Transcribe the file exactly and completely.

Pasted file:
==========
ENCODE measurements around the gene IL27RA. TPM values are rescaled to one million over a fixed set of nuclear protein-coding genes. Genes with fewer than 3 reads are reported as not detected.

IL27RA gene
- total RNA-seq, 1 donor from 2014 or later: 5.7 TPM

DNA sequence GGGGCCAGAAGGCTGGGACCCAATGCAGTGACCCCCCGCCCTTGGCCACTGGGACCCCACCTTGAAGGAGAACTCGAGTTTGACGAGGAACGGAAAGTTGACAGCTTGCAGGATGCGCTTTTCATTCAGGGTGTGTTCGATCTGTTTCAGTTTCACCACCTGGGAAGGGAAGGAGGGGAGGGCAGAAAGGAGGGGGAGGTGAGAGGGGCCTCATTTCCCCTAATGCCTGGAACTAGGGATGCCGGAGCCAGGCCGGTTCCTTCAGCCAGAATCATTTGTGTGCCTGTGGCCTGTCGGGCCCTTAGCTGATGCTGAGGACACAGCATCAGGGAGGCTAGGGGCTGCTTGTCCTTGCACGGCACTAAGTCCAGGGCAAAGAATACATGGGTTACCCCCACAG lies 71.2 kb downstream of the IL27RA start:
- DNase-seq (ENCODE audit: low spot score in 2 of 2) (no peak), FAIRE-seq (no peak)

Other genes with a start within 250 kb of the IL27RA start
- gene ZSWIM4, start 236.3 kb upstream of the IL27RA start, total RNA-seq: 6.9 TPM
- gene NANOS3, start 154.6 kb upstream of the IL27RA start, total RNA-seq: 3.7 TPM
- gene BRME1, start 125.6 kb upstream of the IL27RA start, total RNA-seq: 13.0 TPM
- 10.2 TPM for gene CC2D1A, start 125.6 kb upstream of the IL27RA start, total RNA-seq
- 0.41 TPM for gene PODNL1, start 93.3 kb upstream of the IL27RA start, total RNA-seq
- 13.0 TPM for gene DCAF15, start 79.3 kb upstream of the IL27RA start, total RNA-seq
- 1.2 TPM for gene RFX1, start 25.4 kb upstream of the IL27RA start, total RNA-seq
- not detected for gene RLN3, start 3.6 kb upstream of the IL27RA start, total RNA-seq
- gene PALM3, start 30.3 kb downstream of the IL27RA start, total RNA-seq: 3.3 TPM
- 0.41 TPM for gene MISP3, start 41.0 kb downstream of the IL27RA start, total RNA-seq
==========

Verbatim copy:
ENCODE measurements around the gene IL27RA. TPM values are rescaled to one million over a fixed set of nuclear protein-coding genes. Genes with fewer than 3 reads are reported as not detected.

IL27RA gene
- total RNA-seq, 1 donor from 2014 or later: 5.7 TPM

DNA sequence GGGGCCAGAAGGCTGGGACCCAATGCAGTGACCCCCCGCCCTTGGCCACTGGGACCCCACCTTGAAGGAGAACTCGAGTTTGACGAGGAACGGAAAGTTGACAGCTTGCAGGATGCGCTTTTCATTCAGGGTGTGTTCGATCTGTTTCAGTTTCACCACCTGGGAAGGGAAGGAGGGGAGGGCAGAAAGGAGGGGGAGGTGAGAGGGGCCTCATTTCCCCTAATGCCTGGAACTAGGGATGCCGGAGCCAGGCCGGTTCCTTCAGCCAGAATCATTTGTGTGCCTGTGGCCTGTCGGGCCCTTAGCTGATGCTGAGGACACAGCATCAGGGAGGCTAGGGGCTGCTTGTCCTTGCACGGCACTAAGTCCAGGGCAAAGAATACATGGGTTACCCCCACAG lies 71.2 kb downstream of the IL27RA start:
- DNase-seq (ENCODE audit: low spot score in 2 of 2) (no peak), FAIRE-seq (no peak)

Other genes with a start within 250 kb of the IL27RA start
- gene ZSWIM4, start 236.3 kb upstream of the IL27RA start, total RNA-seq: 6.9 TPM
- gene NANOS3, start 154.6 kb upstream of the IL27RA start, total RNA-seq: 3.7 TPM
- gene BRME1, start 125.6 kb upstream of the IL27RA start, total RNA-seq: 13.0 TPM
- 10.2 TPM for gene CC2D1A, start 125.6 kb upstream of the IL27RA start, total RNA-seq
- 0.41 TPM for gene PODNL1, start 93.3 kb upstream of the IL27RA start, total RNA-seq
- 13.0 TPM for gene DCAF15, start 79.3 kb upstream of the IL27RA start, total RNA-seq
- 1.2 TPM for gene RFX1, start 25.4 kb upstream of the IL27RA start, total RNA-seq
- not detected for gene RLN3, start 3.6 kb upstream of the IL27RA start, total RNA-seq
- gene PALM3, start 30.3 kb downstream of the IL27RA start, total RNA-seq: 3.3 TPM
- 0.41 TPM for gene MISP3, start 41.0 kb downstream of the IL27RA start, total RNA-seq